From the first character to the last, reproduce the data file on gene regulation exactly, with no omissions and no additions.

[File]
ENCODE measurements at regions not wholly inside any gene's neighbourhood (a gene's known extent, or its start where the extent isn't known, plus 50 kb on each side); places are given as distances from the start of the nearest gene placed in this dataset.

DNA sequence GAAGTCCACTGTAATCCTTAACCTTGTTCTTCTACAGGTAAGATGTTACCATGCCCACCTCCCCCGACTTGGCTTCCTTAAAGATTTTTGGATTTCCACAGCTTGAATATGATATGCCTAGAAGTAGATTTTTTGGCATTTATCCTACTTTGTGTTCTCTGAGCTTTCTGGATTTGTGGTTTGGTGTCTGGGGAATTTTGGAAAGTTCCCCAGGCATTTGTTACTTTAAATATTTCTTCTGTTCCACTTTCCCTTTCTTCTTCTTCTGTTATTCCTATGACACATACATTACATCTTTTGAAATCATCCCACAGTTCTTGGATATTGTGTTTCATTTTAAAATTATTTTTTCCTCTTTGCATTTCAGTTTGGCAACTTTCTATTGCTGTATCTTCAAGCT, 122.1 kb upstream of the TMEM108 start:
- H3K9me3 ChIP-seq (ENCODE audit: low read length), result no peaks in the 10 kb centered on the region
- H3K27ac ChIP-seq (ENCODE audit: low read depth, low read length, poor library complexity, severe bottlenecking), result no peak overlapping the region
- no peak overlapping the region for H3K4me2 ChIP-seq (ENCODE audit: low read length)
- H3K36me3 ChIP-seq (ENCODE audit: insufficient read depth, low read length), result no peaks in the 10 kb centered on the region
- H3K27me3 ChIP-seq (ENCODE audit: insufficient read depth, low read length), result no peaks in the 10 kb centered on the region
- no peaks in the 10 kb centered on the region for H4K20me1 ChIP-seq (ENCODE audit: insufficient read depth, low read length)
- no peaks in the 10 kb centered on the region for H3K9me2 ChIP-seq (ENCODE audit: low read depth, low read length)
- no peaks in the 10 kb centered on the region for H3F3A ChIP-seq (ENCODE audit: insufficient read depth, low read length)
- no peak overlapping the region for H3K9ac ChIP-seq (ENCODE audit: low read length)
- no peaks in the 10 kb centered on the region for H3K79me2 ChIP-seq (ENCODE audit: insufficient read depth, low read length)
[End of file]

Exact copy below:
ENCODE measurements at regions not wholly inside any gene's neighbourhood (a gene's known extent, or its start where the extent isn't known, plus 50 kb on each side); places are given as distances from the start of the nearest gene placed in this dataset.

DNA sequence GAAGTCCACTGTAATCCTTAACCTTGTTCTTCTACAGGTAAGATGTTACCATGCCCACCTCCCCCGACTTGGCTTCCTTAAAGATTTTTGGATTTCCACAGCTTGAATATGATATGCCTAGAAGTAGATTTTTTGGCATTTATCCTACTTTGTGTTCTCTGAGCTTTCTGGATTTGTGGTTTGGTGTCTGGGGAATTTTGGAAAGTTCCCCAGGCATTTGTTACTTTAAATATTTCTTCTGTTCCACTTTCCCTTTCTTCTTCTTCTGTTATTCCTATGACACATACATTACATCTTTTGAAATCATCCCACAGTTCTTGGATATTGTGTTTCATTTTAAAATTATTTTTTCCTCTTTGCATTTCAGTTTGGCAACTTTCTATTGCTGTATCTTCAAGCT, 122.1 kb upstream of the TMEM108 start:
- H3K9me3 ChIP-seq (ENCODE audit: low read length), result no peaks in the 10 kb centered on the region
- H3K27ac ChIP-seq (ENCODE audit: low read depth, low read length, poor library complexity, severe bottlenecking), result no peak overlapping the region
- no peak overlapping the region for H3K4me2 ChIP-seq (ENCODE audit: low read length)
- H3K36me3 ChIP-seq (ENCODE audit: insufficient read depth, low read length), result no peaks in the 10 kb centered on the region
- H3K27me3 ChIP-seq (ENCODE audit: insufficient read depth, low read length), result no peaks in the 10 kb centered on the region
- no peaks in the 10 kb centered on the region for H4K20me1 ChIP-seq (ENCODE audit: insufficient read depth, low read length)
- no peaks in the 10 kb centered on the region for H3K9me2 ChIP-seq (ENCODE audit: low read depth, low read length)
- no peaks in the 10 kb centered on the region for H3F3A ChIP-seq (ENCODE audit: insufficient read depth, low read length)
- no peak overlapping the region for H3K9ac ChIP-seq (ENCODE audit: low read length)
- no peaks in the 10 kb centered on the region for H3K79me2 ChIP-seq (ENCODE audit: insufficient read depth, low read length)